Power Greens salad mix topped with chorizo, mango/avocado salsa and paleo ranch.

Sweet potato oven fries topped with pulled pork, salad of homegrown cucumbers, tomatoes, parsley, and basil, avocado and of course that dang ranch dressing

Tilapia with sauteed green beans and fresh garden tomato slices

Chicken thigh over brussels sprouts with crispy bacon, shallots, and balsamic reduction

Zoodles (noodles made from slicing a zucchini with my mandolin slicer) topped with homemade beef ragu sauce, roasted beets, and fresh basil

MY FAVORITE NEW SNACK!! Watermelon with lime juice and cayenne pepper.  Spicy, sweet, juicy, crunchy, and sour all in one bite.  

A little treat - strong coffee, ice cubes, dollop of coconut cream, dash of cinnamon and vanilla all blended together

Another treat - chia seed pudding made with coconut milk, vanilla extract, and fresh peaches

When I craved something sweet I ate fruit.  I highly recommend trying this during the summer when we have tons of fresh fruit.

Roasted garlic rosemary sweet potatoes, sliced roasted beets, pulled pork, big green salad.

Tuesday, August 19, 2014

Pervasiveness - Facebook Chronicles

I rejoined Facebook last night after having left in December, 2011.  More than 3.5 years of doing my own thing and not worrying about what all my 1,2hundredsomething "friends" were up to.

Ugh.  I hate Facebook.  I really do.  I hate how essential it is to most people's lives, particularly social lives.  I hate how it owns all your photos and tracks your every move and targets marketing toward you and seems to replace actual, in-person communication.  I hate how they conduct experiments on its users.  I hate how they change it all the time.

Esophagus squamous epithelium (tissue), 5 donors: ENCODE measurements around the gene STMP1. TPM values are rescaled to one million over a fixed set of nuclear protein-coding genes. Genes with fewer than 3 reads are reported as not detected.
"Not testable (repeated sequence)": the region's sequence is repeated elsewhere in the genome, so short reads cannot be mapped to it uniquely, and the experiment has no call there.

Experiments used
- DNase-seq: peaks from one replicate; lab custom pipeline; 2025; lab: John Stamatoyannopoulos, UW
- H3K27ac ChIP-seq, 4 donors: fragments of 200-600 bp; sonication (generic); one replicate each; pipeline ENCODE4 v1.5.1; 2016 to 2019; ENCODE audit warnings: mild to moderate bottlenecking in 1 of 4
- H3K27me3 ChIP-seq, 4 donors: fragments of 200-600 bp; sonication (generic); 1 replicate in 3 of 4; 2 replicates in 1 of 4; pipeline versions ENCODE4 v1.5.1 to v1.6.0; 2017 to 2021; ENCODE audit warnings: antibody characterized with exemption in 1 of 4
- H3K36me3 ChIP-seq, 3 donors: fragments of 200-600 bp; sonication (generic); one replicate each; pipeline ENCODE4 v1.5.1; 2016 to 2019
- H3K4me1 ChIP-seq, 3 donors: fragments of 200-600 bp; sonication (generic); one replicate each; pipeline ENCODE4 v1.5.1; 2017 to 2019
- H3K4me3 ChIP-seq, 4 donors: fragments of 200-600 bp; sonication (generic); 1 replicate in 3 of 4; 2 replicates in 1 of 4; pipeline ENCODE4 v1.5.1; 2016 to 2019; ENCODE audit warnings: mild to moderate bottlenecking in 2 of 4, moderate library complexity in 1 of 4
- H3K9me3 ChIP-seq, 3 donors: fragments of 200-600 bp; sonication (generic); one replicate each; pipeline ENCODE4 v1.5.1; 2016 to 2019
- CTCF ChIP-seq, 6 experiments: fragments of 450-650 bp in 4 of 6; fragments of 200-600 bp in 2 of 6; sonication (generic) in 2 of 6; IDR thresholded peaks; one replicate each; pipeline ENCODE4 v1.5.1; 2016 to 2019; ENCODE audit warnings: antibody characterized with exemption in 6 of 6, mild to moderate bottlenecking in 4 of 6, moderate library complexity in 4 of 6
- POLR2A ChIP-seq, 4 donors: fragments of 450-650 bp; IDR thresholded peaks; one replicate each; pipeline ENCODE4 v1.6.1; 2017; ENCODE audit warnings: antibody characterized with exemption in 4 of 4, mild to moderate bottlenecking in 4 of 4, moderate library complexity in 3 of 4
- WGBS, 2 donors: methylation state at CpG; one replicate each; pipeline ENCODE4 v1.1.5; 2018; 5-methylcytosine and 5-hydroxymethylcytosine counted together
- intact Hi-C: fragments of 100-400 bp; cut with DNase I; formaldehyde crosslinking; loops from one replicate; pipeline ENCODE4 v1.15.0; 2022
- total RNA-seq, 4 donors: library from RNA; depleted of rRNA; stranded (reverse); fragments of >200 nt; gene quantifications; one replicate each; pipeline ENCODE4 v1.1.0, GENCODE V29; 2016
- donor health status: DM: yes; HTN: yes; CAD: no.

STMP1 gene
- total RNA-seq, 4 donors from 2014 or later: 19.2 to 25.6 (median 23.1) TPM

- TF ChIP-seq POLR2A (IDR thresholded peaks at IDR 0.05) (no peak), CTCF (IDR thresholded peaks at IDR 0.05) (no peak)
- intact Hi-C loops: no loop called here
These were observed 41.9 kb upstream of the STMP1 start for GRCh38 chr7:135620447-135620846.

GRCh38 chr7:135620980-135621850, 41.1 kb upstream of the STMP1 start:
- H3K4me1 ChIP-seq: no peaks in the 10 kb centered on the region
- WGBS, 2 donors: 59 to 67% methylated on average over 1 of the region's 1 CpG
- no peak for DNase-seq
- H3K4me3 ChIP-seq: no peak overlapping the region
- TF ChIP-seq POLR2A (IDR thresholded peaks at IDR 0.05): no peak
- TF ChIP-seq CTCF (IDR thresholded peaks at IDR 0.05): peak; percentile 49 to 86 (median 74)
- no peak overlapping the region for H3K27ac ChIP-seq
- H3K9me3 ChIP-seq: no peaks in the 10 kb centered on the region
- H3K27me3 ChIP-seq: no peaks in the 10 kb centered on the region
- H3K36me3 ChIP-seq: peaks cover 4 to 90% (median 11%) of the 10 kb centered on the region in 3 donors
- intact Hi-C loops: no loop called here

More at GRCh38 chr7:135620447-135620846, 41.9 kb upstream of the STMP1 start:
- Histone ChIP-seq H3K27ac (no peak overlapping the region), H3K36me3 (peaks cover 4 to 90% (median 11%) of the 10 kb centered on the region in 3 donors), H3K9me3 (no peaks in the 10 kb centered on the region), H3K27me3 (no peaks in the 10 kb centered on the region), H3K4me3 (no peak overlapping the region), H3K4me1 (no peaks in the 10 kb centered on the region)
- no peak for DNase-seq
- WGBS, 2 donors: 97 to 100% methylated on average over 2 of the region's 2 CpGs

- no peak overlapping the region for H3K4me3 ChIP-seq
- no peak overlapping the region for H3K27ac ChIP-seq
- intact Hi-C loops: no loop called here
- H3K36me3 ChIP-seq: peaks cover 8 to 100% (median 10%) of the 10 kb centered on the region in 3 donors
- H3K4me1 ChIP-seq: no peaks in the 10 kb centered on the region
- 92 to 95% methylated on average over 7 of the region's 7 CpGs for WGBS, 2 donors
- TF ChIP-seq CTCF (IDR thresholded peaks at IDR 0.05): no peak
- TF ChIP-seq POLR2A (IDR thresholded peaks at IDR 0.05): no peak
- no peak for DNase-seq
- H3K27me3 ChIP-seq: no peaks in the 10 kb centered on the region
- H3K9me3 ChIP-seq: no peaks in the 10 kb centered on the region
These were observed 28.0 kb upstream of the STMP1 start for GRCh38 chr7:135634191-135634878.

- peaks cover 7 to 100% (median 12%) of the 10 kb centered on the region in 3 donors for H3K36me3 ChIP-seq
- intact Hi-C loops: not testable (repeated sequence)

I was pretty happy not being on it and not contributing to the Big Brother-ing of our culture but had an enlightening breakfast with my friend Hannah a few weeks ago.  I was a mess.  I had just learned of my ex and ex-friend's marriage.  I had strep throat.  AND I had a huge work deadline putting a lot of pressure on me.  I was telling Hannah how lonely and pitiful I felt this summer and she very directly told me, "I really think your not being on Facebook contributes to this.  I have to consciously think of you and remember that you're not on it when I'm creating invitations.  I think you just get left out of a lot of things because of it."  Usually I wouldn't mind being "left out" of things, but I know I've missed party and casual get-together invitations because of my absence.  People just use Facebook to replace direct communication, including invites.  It's a sad but true reality.

So I rejoined yesterday.  It's horrifying that Facebook bets on this.  ALL of my old profile popped back up like I hadn't been gone at all.  I saw all these names and posts that I didn't recognize, from years of working with international students.  But there they all were, bombarding me with questions.  I described it as though I'd just woken up and wandered into my living room in my underwear and all my friends were there in the throes of a big party.  I feel exposed and shy and weird.

I haven't been a complete social/technology hermit.  I'm very active on Instagram and Twitter.  But Facebook captures everything, I guess, and being away has made me even more socially awkward and anxious now.

I'm not putting the Facebook app on my phone or accessing it at work.  I'm keeping it at home only so I'm starting out with limited access and expectations.  I only want to use it to reconnect and keep up with old friends.  All those peripheral people who I'd accepted back when I worked with international students and felt bad or bitchy if I declined "friendship?"  If you don't know something personal or intimate about me, then you're getting ditched.  Not in a cruel way, but in a self-protective way.   I only want to interact with the truest of the true friends.